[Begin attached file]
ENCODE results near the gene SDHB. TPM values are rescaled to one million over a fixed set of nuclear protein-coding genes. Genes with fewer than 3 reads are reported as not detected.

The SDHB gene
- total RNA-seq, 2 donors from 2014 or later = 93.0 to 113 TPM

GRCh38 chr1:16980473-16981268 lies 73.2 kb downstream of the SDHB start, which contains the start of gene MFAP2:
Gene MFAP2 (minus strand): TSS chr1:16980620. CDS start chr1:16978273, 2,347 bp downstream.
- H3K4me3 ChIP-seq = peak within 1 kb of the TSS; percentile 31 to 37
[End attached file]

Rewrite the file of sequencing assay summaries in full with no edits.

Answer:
ENCODE results near the gene SDHB. TPM values are rescaled to one million over a fixed set of nuclear protein-coding genes. Genes with fewer than 3 reads are reported as not detected.

The SDHB gene
- total RNA-seq, 2 donors from 2014 or later = 93.0 to 113 TPM

GRCh38 chr1:16980473-16981268 lies 73.2 kb downstream of the SDHB start, which contains the start of gene MFAP2:
Gene MFAP2 (minus strand): TSS chr1:16980620. CDS start chr1:16978273, 2,347 bp downstream.
- H3K4me3 ChIP-seq = peak within 1 kb of the TSS; percentile 31 to 37